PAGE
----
Until then. When we became one.

It seemed to make it's way out, timidly, in the safety of my new marriage. When this gentle, kind man, that I now called my beloved, saw what I had walked through, the pain of those years couldn't stay hidden down in the depths of my heart any longer.

Not quite ready to walk in. I sat in my car. And cried.

All the years of hard, I had kept locked inside, found their way out of my heart, and landed as big drops of hot tears on my lap.

I remember crying out to the Lord, sitting in my car on that summer day, "Is all of this wasted? Are all of those years meant for nothing? Please tell me You will use this part of my story for some greater good other than mine. Because, yes, I love you more for those years. But please tell me they aren't just meant to be for me. Please don't let them be wasted."

Almost seven years have pasted since that day. I have watched a very faithful God take those years of ashes and turn them into something beautiful in the garden of my heart. Although they are not forgotten, He has taken those memories and replaced them with those of healing. He has used my precious husband to "restore to me all of those years that the locust had stolen" (Joel 2:25). And I'm learning that nothing is ever wasted.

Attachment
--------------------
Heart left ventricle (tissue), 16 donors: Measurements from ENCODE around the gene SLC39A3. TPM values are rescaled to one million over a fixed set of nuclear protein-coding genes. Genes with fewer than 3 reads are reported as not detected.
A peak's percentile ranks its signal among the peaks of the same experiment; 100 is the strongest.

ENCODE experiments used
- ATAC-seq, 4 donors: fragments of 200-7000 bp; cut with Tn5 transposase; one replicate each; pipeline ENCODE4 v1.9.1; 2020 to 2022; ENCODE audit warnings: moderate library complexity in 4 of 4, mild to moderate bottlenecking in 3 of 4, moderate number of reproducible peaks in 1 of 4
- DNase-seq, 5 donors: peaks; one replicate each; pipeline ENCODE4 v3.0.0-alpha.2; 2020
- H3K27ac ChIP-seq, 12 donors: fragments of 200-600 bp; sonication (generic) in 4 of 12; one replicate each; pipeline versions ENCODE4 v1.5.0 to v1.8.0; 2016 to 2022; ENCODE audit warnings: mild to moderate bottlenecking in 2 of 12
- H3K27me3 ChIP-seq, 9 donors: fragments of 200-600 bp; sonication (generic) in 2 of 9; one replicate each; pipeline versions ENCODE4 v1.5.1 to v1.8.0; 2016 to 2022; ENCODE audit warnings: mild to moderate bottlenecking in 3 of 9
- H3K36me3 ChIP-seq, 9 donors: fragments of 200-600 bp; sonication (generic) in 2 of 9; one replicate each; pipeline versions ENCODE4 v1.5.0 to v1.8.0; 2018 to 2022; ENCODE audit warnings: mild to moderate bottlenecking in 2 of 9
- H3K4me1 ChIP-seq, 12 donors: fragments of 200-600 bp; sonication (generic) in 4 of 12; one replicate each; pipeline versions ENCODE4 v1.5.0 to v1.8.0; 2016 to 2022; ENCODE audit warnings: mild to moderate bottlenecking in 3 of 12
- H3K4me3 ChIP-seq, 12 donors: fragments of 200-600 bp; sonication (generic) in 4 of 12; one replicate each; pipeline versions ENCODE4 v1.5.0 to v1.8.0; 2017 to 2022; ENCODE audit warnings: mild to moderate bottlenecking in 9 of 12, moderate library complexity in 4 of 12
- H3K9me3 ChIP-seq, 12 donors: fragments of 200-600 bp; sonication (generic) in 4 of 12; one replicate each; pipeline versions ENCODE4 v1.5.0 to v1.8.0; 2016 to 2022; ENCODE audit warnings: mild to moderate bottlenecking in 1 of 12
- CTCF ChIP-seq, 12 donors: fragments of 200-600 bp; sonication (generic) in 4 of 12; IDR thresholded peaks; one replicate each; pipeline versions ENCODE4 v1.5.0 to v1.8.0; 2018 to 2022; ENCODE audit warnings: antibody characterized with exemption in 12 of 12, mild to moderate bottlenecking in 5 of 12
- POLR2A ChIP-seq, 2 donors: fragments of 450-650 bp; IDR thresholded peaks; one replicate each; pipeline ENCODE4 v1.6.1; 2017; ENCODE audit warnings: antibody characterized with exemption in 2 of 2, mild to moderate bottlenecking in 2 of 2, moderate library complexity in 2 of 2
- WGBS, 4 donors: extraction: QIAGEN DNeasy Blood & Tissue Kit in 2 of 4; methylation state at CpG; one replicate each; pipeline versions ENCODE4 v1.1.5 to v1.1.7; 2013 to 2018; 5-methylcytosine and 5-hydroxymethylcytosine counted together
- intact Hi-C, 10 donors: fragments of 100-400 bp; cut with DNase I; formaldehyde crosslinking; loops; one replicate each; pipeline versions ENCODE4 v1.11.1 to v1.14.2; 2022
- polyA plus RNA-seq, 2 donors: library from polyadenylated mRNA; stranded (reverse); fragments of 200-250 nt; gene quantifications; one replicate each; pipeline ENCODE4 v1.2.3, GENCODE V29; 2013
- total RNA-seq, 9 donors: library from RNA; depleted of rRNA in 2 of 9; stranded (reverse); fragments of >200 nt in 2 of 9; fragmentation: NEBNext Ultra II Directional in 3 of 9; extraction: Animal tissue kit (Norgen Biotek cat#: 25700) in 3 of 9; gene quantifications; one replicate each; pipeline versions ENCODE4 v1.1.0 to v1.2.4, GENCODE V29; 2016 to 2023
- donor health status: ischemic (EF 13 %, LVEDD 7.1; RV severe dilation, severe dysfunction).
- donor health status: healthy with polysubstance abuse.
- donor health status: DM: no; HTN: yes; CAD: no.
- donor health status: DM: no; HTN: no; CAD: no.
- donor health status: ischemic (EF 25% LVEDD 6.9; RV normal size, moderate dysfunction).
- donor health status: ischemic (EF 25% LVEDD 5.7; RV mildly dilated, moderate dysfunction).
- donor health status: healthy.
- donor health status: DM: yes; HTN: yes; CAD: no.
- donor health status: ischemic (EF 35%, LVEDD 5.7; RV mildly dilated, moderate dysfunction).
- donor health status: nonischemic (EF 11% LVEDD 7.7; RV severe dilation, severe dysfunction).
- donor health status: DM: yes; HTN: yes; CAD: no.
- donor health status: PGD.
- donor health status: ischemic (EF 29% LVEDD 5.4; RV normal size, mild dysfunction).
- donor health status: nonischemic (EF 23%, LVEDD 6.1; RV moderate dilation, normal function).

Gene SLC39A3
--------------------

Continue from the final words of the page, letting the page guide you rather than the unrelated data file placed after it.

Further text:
The three years of infertility treatments. The up and down of taking hormones. The emotional rollercoaster I traveled every single month. Crying and begging Him for a baby. Finding myself heartbroken over, yet another, baby shower invitation or pregnancy announcement. The countless hours I spent on my face before Him. All of those days have not been wasted.

A friend's failed adoption, a widow's cries in the night, the single woman waiting for her beloved, bad test results, the unexpected bill, that hard child, and the rocky marriage. They are not wasted.

In all these things, He works. He loves us hard. It might feel as though it's only a big mess. Too big, too painful, and too ugly to be made beautiful one day. But He revives the hardest, darkest, and most painful moments of our lives. He uses them in our lives, to work for our good and His glory.

Somehow in His faithfulness and goodness, He reaches down and rewrites a story of grace.

Nothing is wasted.

Not one single thing.

"And we know that for those who love God

all things

work together for good, for those who are called according to his purpose." Romans 8:28 ESV

*Thank you to

Rachel Ackerman Photography

for the photos*